3. So the new dog isn't working out so well. I'm not really sure what to do about this. I feel like I've tried everything I can think of, but nothing's changing like it did with The Pipp. So does anyone out there want a dog? She's very, very, needy, but also incredibly sweet and cuddly. I think she needs a crazy, busy family so she gets a ton of attention and stimulation, preferably with a mom that stays home a lot (she's probably only in her crate like maybe four hours a day, but this still seems like too much for her) and a fenced in backyard to run around in (terrible on a leash). I'll be looking up shelters/humane societies tomorrow, but if anyone is interested let me know (she's all black, about 30 pounds, clumsy as all hell, but a good dog overall.)

4. Bedtime.

Sunday, October 15, 2006

You know you've found a good friend when you're out shopping and you have a conversation that goes something like this:

Lisa: I really like these shoes. Don't you?
Me: (Makes face)
Lisa: (laughs) So you don't like them.
Me: They're not my favorite. Don't you like these? (holds up a kick-ass metallic strappy number)
Lisa: They're very "you".
Me: What's that mean?
Lisa: Oh you know...
Me: Well these are "you". (holds up ho-hum pointy flats). And oh wait, these are'd probably like these.
Lisa: Oh yeah? What about these? They're pretty ugly, I'm sure you'll like them.
(Sarah and Lisa now move rapidly up and down aisles picking up various examples and yelling...)
Me: Oooo, look, plain brown boring ones! Do you want to buy them?
Lisa: These are hideous...didn't you say you were looking for something like this?
Me: Oh wow. These are cheap and have no personality...perfect for you!
Lisa: These look like hooker shoes...I bet you want them for Christmas, huh?

Oh, good times and laughter at the shoe store. :)

Saturday, October 07, 2006

I just saw the most chilling, scary movie of the year today.

No, it didn't involve blood, gore, severed fingers or screaming. There was no suspense, no hacking people up with chainsaws, or weird underground mutants who want to rip your head off.

It's called Jesus Camp (, and I've never cried quite like that for a film, or been so angry, or wanted so much to make my life better as a result of seeing this documentary. I'm not sure every one will have the reaction I did. Most of my tears were a result of my upbringing, and most of my anger was from feeling like I wasted so much of my life on something that doesn't make sense the way it used to. At one point, Lisa leaned over to me and had to ask if I was okay. This was after a particularly disturbing part that she had just finished commenting on by saying, "No way. People don't really do that, do they?"...and then I watched as her mouth fell open when I was able to recite along.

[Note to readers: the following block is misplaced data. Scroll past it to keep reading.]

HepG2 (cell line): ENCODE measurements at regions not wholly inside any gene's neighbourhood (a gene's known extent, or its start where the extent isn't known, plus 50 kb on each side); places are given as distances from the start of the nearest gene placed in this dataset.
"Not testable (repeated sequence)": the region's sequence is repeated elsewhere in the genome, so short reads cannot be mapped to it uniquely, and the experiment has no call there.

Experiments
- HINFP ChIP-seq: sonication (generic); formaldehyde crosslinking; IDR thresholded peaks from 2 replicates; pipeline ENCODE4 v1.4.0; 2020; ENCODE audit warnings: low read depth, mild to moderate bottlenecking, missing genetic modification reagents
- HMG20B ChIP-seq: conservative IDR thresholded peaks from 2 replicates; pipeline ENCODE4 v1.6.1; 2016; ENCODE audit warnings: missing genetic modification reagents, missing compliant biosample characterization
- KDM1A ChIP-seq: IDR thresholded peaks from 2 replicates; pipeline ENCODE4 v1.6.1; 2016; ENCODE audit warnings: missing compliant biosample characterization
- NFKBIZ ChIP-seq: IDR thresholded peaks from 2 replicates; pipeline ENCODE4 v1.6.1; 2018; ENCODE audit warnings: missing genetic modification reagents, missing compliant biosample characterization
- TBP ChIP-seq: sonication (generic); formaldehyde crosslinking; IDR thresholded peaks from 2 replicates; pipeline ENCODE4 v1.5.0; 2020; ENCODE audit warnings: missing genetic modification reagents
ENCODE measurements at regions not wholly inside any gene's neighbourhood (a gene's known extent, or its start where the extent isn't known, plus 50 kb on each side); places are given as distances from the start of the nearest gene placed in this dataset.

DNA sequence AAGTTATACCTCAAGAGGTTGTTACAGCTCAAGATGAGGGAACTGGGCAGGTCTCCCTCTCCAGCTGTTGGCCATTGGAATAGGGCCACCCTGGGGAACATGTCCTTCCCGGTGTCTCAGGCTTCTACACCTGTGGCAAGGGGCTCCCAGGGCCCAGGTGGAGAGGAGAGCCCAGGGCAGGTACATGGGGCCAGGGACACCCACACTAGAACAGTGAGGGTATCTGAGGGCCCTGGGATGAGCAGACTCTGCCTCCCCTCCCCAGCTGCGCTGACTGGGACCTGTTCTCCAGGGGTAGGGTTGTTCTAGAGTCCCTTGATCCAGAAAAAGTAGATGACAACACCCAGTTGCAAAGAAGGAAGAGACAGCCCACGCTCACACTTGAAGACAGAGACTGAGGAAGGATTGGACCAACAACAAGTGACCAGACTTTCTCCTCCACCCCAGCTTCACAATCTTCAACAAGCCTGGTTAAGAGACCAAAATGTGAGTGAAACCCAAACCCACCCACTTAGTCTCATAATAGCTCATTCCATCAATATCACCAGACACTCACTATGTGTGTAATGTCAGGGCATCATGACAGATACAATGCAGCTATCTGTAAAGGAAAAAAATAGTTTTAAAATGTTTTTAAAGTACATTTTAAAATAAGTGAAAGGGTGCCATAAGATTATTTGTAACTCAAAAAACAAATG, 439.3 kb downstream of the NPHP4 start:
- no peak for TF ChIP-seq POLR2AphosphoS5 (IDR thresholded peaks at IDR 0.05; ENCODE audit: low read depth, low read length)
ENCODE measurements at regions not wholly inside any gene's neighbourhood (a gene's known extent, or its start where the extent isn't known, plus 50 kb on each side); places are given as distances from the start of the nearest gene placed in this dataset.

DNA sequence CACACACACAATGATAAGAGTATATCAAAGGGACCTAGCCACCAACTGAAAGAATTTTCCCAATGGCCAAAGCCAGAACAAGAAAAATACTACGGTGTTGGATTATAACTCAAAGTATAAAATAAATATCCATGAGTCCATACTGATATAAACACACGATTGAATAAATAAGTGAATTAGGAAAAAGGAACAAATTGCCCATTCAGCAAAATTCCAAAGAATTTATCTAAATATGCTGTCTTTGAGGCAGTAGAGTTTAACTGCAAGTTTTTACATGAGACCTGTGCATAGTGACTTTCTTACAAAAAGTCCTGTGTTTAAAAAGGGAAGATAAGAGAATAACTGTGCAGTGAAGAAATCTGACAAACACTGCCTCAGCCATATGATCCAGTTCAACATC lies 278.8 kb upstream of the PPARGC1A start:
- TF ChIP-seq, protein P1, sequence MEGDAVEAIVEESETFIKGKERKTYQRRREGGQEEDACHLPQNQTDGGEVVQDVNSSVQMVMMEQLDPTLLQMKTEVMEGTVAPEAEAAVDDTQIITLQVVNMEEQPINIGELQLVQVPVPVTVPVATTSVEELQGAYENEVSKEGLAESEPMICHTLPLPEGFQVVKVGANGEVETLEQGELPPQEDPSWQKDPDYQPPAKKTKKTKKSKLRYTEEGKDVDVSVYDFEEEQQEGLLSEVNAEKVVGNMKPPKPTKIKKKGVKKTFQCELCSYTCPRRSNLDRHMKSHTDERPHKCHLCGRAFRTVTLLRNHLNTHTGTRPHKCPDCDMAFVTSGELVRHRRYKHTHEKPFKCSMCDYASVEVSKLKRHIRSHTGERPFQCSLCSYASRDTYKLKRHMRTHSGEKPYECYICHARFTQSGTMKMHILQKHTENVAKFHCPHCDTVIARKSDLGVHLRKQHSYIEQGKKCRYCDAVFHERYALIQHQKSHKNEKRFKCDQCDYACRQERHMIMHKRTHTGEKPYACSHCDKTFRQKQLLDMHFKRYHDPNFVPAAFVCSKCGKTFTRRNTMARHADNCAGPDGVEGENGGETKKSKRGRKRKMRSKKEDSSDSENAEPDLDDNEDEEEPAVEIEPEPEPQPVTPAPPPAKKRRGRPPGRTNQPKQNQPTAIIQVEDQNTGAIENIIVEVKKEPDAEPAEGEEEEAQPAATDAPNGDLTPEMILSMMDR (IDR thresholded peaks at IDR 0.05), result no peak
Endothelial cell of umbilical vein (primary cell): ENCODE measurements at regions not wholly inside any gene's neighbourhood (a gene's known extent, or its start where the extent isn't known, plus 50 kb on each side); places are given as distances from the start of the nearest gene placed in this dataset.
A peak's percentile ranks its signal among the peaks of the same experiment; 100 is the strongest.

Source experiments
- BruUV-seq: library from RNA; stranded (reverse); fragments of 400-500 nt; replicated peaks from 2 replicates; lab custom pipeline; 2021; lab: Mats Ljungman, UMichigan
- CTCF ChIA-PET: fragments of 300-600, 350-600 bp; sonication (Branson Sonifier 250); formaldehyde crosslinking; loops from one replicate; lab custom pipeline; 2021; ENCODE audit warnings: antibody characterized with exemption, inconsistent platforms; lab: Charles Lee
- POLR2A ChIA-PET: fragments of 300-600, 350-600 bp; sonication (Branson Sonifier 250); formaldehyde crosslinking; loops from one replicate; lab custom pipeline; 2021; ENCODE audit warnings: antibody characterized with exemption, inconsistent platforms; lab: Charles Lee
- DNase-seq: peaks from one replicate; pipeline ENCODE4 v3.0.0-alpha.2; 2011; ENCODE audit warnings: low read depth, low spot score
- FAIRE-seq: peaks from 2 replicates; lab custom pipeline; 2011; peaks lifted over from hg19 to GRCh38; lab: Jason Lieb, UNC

They do. And I can state unequivocally now that it's wrong. We were wrong. It's all wrong. In today's climate of gray, this is something that I feel is very black and white. Clear cut. Wrong. I'm pretty sure Jesus had some specific intentions about how he wanted his followers to be, and the same dude who ate with prostitutes and thieves is probably a little appalled at how his views have been so twisted and skewed as to so fit and align with the Religious Right. I have the feeling that the same peaceful guy who got pissed off, not at Caesar, but at the religious/political hybrid that was taking over synagogues and worship would go into a modern, evangelical church that has not only an American flag in it, but a cardboard cut-out of George Bush and start flipping tables. (Especially with kids know, all that stuff about whoever misguides the little ones deserves to have a millstone hung around his neck and thrown into the sea.)

The thing is, there will be people who watch the film and be proud and say, "What a great way for our cause to be spread." They won't see the problem, they'll see the opposition as just not having "the truth", and any flak they receive will be "suffering for Jesus." I feel as though I can't change anything about them...and I can't decide if I even want to. I do know that I need to get my head out of my ass and truly figure out what I believe. I know what I don't believe--that's easy enough--but for a person to be able to sit down, as the (misguided?) people in this movie do, and say, "THIS is it", without any doubt, well, that's a little tougher. Especially when you feel like you're starting from scratch.

I felt like today that there's something I can do, but I don't know what. I feel as though I'm on the cusp of something it a discovery or a revelation or just a different mindset. Scary movie, yes...but a good kick in the pants, as well. See it, if you will, but be prepared to think.

Or hell, skip it and go see "Employee of the Month."